Board Games

Among my many interests, the one I have been neglecting the most in recent years is collecting, learning, and playing board games. But this has changed now!

I’m into my hobbies with a vengeance. As someone put it: I’m like a dog with a bone, I can’t let go. Yes, it applies here, too.

The modern history of board games is very interesting. What I call the modern history starts with the game of the year in Germany, or “Spiel des Jahres.” A history, alas in German, is here.

What’s important to me is that some clever and cool people got together and supported the idea of an annual selection and prize for the best game. This would spread the word that there are new games every year and some of them pretty damn good enough to earn the official game of the year stamp.

Somehow the word even spread to the U.S. and of course other countries, and now I’m able to play with people even though I’m far from home.

There were games before that, of course. Who doesn’t know chess and checkers and monopoly? But these games are different. I could rave about them all day long, but the best would be to try them yourself.

If you happen to live close to us, you’re lucky to have access to hundreds of these games on my shelves. But every town seems to have gamers that welcome new players. Check on boardgamegeek, it’s the online equivalent of ravelry for knitters. You’ll find us at the user name “gbergs,” and you can check out our game collection and some other stuff about us.

The first game to earn a prize from the “Spiel des Jahres” folks was “Hase und Igel,” a.k.a. “Hare & Tortoise.” That was in 1979, and they haven’t missed awarding the prize since. Not only that, they now have 3 award categories: game of the year, children’s game of the year, and gamer’s game of the year.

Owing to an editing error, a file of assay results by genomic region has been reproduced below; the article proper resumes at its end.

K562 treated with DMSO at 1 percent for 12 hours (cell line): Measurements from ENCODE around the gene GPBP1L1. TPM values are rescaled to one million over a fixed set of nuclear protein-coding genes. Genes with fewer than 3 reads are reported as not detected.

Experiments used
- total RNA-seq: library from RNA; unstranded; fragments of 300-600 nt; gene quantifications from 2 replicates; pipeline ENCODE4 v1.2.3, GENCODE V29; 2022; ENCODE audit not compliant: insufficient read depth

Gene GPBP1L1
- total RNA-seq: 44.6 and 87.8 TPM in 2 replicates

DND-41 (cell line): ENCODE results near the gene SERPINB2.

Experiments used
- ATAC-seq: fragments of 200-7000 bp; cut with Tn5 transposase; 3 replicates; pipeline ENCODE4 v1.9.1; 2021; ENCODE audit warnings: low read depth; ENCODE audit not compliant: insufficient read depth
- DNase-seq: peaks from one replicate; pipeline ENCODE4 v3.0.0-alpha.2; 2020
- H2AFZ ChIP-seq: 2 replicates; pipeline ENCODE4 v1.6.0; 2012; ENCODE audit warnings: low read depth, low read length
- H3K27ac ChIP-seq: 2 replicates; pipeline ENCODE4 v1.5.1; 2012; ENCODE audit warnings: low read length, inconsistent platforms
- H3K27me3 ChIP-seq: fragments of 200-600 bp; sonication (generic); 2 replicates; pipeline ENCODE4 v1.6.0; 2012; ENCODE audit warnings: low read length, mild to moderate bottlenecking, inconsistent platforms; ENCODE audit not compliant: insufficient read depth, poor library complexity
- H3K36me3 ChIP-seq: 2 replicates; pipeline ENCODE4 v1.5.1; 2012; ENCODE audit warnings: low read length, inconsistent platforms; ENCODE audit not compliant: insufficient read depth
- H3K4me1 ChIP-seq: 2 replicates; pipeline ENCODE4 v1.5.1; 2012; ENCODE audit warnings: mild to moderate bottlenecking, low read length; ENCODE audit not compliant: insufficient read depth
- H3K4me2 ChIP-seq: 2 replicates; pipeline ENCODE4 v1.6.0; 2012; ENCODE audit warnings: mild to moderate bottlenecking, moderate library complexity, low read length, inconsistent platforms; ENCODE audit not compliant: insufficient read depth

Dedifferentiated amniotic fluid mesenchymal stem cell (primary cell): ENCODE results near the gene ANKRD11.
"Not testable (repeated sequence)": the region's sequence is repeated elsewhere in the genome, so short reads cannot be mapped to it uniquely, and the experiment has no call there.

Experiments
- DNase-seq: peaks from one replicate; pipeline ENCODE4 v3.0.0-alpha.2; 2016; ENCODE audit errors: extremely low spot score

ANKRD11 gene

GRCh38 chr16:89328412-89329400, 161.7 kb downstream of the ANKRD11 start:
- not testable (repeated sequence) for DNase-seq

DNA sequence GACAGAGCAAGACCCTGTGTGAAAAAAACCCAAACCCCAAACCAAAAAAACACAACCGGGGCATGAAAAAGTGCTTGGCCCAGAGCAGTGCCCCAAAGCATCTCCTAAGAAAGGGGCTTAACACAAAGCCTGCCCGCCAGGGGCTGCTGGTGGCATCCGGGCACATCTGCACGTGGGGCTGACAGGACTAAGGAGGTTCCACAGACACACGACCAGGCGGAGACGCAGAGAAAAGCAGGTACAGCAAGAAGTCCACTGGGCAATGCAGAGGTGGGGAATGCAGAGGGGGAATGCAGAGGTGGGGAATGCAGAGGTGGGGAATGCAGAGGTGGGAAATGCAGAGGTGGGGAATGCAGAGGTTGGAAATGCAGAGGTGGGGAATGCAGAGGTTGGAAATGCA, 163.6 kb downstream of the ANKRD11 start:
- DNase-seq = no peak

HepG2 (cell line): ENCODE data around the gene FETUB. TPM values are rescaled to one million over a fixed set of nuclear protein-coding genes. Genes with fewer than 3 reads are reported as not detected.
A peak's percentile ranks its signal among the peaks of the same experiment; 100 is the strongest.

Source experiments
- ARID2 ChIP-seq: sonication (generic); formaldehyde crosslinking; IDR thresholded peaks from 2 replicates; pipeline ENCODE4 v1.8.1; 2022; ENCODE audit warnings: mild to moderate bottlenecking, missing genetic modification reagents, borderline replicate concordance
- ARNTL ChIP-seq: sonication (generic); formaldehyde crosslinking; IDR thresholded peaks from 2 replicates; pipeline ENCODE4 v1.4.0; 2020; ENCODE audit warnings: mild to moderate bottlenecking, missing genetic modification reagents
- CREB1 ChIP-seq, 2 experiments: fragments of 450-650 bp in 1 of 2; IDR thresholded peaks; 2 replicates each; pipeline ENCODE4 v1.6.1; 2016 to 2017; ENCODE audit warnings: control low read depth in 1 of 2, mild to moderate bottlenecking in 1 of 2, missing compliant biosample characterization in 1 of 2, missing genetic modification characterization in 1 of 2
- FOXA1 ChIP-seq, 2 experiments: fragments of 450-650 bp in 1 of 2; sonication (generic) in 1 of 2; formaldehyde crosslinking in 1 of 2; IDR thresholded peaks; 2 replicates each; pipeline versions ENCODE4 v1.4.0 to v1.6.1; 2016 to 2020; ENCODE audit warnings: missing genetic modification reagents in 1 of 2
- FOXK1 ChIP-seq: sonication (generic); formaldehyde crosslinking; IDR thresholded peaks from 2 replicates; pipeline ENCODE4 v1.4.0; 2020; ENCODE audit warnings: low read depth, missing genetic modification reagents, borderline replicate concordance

I would still recommend Hase und Igel to everyone, even after all those years. It’s a very simple game that keeps our interest. You know about Chutes and Ladders, right? I always wonder why anyone even bothered to waste resources on making that game, and yet people continue to buy it. Roll the dice, move along a track, and sometimes something happens because of a space you land on. No decisions to make, very brainless.

Hare & Tortoise has a track too. But you don’t roll a die or dice to move along. Instead, you’re propelled by carrots, which you receive at the beginning of the game. Of course you don’t get enough carrots to make it to the finish line, so along the way you have to replenish your supply by moving backwards on the track. Be careful though, because you have to have less than 10 carrots to pass the finish line. You might want to land on some of the fields that let you look at cards and do what they tell you. And you have to get rid of the 3 lettuce cards you start the game with, by landing on a limited number of lettuce fields and missing a turn. Perhaps that will give you an idea of how much more interesting than Chutes & Ladders this game is.

Hase und Igel is a game for 2 to 6 players, ages 10 to 99, though I can imagine a spry 100-year-old would still enjoy it.

So what’s the price for these games? That depends, they start in the $10s and go all the way to $100 and possibly more, especially if they’re out of print. But I imagine you’re not that hooked yet. You can get a good collection together with games that only set you back $20 to $50 apiece.

Think about it. You go to the movies, how much does that cost you? For a family of 2 to 4? And once you’ve seen a particular film, you most likely had enough of it, a one-time affair. With a game, you’ll be playing it over and over and over and over. Let’s say it costs you $40 and you play it 10 times, that would be $4 per game, not even per player. It doesn’t get much cheaper.

And compared to the price of yarn, don’t get me started.

If you’re in search of a hobby, this is a good choice. A byproduct of gaming, and one I’m counting on, is the mental factor. That’s my brain keeping engaged in a game and therefore hopefully slowing down its demise. As we get older, this aspect is becoming more important to us.

I’ll bet you would like to see some of my game collection. Here ya go.